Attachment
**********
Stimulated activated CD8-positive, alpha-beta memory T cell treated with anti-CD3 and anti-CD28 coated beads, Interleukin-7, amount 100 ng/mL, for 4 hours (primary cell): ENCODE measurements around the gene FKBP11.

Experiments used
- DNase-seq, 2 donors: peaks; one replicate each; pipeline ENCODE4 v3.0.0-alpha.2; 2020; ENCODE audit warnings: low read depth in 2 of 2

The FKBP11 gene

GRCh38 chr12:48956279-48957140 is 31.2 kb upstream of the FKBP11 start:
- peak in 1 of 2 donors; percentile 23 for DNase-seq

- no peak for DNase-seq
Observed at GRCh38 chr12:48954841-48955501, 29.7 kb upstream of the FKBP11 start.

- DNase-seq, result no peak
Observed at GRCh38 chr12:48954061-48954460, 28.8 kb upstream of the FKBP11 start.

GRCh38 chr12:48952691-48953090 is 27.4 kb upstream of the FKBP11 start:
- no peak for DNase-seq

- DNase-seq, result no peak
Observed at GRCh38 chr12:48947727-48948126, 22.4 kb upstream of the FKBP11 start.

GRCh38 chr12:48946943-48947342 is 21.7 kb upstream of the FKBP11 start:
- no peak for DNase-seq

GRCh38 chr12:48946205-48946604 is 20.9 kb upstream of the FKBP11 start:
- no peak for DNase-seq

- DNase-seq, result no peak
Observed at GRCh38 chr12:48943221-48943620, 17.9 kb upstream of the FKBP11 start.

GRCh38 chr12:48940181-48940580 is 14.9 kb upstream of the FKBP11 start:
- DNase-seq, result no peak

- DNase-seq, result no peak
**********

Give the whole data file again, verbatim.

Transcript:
Stimulated activated CD8-positive, alpha-beta memory T cell treated with anti-CD3 and anti-CD28 coated beads, Interleukin-7, amount 100 ng/mL, for 4 hours (primary cell): ENCODE measurements around the gene FKBP11.

Experiments used
- DNase-seq, 2 donors: peaks; one replicate each; pipeline ENCODE4 v3.0.0-alpha.2; 2020; ENCODE audit warnings: low read depth in 2 of 2

The FKBP11 gene

GRCh38 chr12:48956279-48957140 is 31.2 kb upstream of the FKBP11 start:
- peak in 1 of 2 donors; percentile 23 for DNase-seq

- no peak for DNase-seq
Observed at GRCh38 chr12:48954841-48955501, 29.7 kb upstream of the FKBP11 start.

- DNase-seq, result no peak
Observed at GRCh38 chr12:48954061-48954460, 28.8 kb upstream of the FKBP11 start.

GRCh38 chr12:48952691-48953090 is 27.4 kb upstream of the FKBP11 start:
- no peak for DNase-seq

- DNase-seq, result no peak
Observed at GRCh38 chr12:48947727-48948126, 22.4 kb upstream of the FKBP11 start.

GRCh38 chr12:48946943-48947342 is 21.7 kb upstream of the FKBP11 start:
- no peak for DNase-seq

GRCh38 chr12:48946205-48946604 is 20.9 kb upstream of the FKBP11 start:
- no peak for DNase-seq

- DNase-seq, result no peak
Observed at GRCh38 chr12:48943221-48943620, 17.9 kb upstream of the FKBP11 start.

GRCh38 chr12:48940181-48940580 is 14.9 kb upstream of the FKBP11 start:
- DNase-seq, result no peak

- DNase-seq, result no peak